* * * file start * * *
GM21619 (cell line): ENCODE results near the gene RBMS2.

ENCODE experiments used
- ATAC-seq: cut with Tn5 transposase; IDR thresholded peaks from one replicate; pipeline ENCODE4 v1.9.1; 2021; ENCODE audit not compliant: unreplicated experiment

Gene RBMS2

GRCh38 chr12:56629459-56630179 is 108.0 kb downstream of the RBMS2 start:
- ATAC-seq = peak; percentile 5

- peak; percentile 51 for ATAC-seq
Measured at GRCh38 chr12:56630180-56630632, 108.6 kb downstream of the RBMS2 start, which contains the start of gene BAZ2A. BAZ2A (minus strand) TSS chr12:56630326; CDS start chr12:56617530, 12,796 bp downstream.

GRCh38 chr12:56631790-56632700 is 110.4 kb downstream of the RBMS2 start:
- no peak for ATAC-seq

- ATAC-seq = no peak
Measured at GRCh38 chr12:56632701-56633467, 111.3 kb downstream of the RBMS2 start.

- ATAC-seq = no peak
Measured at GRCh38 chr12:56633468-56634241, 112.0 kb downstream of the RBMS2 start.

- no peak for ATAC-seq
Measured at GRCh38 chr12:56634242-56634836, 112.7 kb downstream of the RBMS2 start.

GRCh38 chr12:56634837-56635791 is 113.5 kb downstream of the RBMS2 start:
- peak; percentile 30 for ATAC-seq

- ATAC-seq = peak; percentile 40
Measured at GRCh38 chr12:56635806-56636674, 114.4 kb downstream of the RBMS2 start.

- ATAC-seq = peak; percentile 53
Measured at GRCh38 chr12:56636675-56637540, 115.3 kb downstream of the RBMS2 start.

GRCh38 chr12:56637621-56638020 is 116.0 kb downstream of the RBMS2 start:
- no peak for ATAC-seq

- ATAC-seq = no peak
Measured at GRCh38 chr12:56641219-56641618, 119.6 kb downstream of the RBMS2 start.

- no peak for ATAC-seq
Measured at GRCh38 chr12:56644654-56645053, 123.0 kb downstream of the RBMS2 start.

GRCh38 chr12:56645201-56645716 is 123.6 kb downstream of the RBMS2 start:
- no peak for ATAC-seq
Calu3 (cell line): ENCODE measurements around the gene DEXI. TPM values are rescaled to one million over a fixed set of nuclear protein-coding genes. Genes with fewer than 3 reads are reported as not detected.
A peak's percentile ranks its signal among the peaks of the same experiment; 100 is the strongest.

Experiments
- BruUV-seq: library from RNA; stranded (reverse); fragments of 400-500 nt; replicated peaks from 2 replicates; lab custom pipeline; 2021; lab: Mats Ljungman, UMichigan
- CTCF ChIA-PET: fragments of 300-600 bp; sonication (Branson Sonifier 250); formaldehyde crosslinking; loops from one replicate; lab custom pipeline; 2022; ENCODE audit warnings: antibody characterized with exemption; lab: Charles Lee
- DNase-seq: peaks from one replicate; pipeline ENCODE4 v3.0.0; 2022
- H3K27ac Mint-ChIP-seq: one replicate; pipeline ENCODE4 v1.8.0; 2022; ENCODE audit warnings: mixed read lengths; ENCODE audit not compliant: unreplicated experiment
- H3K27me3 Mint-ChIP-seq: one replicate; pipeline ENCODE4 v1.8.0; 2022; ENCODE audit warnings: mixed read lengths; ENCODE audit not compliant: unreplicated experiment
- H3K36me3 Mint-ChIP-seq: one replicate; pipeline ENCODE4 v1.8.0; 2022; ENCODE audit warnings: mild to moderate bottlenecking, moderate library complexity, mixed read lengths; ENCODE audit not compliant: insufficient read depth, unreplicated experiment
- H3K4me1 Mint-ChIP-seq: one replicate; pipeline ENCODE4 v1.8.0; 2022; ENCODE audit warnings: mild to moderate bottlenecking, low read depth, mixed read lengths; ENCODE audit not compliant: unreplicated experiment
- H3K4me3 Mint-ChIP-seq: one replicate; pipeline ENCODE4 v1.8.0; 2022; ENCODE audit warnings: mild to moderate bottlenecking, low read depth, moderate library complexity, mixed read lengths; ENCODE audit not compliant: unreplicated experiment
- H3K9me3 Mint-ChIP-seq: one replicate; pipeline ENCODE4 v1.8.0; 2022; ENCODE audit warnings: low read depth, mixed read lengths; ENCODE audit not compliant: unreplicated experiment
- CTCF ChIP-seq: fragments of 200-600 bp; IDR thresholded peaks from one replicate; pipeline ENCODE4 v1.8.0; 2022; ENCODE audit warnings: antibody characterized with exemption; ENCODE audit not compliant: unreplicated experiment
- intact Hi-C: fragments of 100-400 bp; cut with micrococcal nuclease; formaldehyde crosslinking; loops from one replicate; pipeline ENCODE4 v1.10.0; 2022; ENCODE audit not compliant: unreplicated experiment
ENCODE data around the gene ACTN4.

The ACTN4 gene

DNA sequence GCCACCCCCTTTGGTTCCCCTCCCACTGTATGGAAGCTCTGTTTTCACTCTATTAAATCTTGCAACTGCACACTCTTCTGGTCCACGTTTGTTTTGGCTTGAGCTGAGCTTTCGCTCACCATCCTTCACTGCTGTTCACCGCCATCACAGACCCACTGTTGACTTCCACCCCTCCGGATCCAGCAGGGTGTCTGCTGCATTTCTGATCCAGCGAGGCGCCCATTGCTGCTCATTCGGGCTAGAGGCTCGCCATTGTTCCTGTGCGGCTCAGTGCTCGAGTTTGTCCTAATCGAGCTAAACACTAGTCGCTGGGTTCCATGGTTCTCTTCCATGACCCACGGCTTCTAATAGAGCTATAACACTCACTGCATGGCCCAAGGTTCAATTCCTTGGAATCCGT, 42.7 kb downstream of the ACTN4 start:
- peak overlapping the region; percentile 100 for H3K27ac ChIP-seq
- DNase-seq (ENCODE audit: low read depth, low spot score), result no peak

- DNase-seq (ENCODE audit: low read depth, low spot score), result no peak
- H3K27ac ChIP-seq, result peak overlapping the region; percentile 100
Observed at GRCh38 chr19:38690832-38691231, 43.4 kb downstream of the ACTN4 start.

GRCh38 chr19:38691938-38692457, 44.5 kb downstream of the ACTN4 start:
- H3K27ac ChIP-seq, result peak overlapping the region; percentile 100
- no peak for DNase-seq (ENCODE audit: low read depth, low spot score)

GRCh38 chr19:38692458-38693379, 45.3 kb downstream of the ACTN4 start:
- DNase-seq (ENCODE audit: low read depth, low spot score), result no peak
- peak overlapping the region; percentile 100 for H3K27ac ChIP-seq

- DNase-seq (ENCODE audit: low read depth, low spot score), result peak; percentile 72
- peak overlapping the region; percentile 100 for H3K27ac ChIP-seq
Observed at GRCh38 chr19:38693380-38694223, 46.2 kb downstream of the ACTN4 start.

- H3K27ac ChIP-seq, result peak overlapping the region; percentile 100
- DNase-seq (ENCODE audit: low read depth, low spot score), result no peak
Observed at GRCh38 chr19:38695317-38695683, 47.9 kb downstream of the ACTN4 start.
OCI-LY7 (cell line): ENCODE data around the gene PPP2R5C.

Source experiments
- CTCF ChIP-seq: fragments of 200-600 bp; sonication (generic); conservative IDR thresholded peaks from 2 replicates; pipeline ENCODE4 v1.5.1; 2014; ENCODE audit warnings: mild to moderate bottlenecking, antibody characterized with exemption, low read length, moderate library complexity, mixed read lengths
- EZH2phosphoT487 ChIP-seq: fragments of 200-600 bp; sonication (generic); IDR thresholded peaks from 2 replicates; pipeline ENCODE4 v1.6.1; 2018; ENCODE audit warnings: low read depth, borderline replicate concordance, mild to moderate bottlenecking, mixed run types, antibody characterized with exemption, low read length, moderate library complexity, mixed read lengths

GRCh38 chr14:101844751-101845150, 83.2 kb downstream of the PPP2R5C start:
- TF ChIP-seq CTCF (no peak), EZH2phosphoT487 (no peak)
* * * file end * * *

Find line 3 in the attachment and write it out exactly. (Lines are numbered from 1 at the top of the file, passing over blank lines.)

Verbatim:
- ATAC-seq: cut with Tn5 transposase; IDR thresholded peaks from one replicate; pipeline ENCODE4 v1.9.1; 2021; ENCODE audit not compliant: unreplicated experiment